Last year, I’ve posted my review of Wizard of Earthsea around the net, and this happened:
This was on BookBub. Ms Le Guin (the author of Earthsea) was an accomplished and prolific Sci-Fi & Fantasy author and an outspoken advocate on social issues, whose books deeply influenced my adolescence. So, naturally, this was all very squee-worthy.
Now, what’s the likelihood of Ms Le Guin visiting BookBub and interacting with reviewers? Not high, especially considering that she passed away in January 2018, a full six months before I posted my review.
Some publishing assistant with her estate or publisher must have gone in to set up promotions (the Left Hand of Darkness was indeed on special a couple of month later), and has ‘liked’ my review as per standard operating PR procedures.
So what’s my point?
As an indie author, we should take encouragement where we can — even if it is from the spirits of departed literary giants, channeled by unwitting publishing assistants. Most of us will never rise to be a household name, but we do it anyway for the love of storytelling. I choose to believe that, should Ms Le Guin had the chance to read my stories in life, she would have appreciated them.
This post came about after talking to a few aspiring authors, some online and some in a speaking engagement with the Hawkesbury River Writers group. I think the core message applies to any writer and author. Consider the following list — each achievement on it means you are ten times further ahead than before, and have reason the celebrate:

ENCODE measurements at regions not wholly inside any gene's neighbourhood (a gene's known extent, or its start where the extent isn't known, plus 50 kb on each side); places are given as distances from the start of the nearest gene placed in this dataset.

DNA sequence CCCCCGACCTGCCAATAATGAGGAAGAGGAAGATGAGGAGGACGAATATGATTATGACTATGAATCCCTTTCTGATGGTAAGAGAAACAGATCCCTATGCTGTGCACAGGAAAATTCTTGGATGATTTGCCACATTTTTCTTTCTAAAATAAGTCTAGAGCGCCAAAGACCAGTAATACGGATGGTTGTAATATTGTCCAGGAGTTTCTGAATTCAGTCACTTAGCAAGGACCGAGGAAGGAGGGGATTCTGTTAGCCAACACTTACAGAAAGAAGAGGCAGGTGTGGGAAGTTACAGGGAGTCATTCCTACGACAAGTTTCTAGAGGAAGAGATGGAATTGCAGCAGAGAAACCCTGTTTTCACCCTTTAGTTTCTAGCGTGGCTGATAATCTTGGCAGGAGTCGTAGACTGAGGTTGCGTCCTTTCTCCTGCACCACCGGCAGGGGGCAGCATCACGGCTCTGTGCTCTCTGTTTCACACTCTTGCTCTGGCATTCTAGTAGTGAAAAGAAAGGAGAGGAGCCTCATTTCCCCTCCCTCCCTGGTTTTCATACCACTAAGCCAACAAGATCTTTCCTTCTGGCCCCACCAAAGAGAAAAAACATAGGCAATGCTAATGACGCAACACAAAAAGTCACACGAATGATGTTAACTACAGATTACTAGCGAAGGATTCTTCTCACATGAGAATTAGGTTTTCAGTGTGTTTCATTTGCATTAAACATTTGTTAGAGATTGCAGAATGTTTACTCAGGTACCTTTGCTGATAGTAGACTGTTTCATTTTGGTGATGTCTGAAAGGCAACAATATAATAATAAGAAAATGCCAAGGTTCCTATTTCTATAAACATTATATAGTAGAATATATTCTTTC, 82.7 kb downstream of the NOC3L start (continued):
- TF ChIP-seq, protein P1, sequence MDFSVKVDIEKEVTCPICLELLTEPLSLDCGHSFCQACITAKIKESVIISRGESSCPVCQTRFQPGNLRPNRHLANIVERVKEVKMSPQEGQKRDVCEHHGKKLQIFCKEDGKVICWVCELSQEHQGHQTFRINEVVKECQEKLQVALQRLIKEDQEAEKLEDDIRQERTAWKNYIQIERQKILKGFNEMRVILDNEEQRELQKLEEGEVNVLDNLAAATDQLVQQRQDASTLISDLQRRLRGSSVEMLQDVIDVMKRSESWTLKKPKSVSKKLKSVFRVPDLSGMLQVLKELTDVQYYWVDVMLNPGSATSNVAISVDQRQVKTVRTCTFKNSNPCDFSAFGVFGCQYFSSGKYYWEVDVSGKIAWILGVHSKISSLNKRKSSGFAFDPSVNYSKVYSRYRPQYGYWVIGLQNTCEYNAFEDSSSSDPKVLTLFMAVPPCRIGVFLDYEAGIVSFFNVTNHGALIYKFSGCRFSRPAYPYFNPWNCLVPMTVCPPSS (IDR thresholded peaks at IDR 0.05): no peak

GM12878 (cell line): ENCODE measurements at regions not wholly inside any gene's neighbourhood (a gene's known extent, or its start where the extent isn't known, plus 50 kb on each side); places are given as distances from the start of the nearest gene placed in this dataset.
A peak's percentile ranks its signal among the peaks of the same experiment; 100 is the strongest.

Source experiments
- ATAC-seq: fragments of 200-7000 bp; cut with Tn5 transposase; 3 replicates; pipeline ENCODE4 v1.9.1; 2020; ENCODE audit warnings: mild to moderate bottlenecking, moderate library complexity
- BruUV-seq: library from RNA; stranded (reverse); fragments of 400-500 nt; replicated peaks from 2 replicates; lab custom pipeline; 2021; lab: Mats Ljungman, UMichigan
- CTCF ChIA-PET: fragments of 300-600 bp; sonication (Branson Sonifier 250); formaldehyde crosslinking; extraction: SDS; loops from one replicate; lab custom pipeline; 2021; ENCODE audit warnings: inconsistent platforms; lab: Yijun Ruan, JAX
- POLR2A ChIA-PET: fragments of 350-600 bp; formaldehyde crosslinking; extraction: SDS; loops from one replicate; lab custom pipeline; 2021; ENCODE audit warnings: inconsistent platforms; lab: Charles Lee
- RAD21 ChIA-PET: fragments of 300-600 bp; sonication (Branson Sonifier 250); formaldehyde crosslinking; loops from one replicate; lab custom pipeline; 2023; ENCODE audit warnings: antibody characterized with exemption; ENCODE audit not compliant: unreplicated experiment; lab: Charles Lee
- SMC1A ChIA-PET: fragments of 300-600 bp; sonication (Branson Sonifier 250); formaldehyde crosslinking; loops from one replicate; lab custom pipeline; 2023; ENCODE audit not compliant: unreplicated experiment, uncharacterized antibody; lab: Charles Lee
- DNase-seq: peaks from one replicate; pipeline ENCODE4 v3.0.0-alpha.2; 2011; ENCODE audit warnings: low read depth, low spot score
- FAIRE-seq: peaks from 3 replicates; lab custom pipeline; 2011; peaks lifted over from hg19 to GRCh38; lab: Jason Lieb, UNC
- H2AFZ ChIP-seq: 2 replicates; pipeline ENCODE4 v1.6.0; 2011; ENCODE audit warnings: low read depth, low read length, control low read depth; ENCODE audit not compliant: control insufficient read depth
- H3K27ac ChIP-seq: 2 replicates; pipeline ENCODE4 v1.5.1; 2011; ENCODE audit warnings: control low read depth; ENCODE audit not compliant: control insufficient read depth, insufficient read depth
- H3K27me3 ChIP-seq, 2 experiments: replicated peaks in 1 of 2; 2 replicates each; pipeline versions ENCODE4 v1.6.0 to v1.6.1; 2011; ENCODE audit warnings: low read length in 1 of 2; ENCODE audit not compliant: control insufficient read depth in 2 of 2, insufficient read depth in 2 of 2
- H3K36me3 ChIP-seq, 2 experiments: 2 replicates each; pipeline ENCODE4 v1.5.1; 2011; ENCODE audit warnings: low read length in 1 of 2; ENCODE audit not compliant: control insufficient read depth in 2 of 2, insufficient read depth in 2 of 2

- Completed a manuscript
- Found an agent or publisher
- Published (including self-published) a novel
- Sold a short story
- Won an award
- Got an honest, unsolicited, glowing review
The last one is particularly important. You’ve touched someone else’s life, and made it a bit better. That’s huge. That’s what storytelling is about, and why it’s so important to us humans. You may not have the advertising budget to push your work right in the face of millions of potential readers, but you’ve still reached across the globe and connected. Be proud and joyous about it.
As writerly advice goes, in order to write a book you need to write. If you’ve been doing that and reached any of the above, you’re well ahead of the game. And perhaps ‘game’ is not a bad way to think about it. Not in the sense of a contest or of ‘gaming the system’, but in the sense of play done for enjoyment.
Whether you’re still working towards your first novel or whether you’ve just published your tenth and it’s your day-job: Never forget to take a moment to celebrate your victories (whether big or small) and, most importantly, enjoy the journey!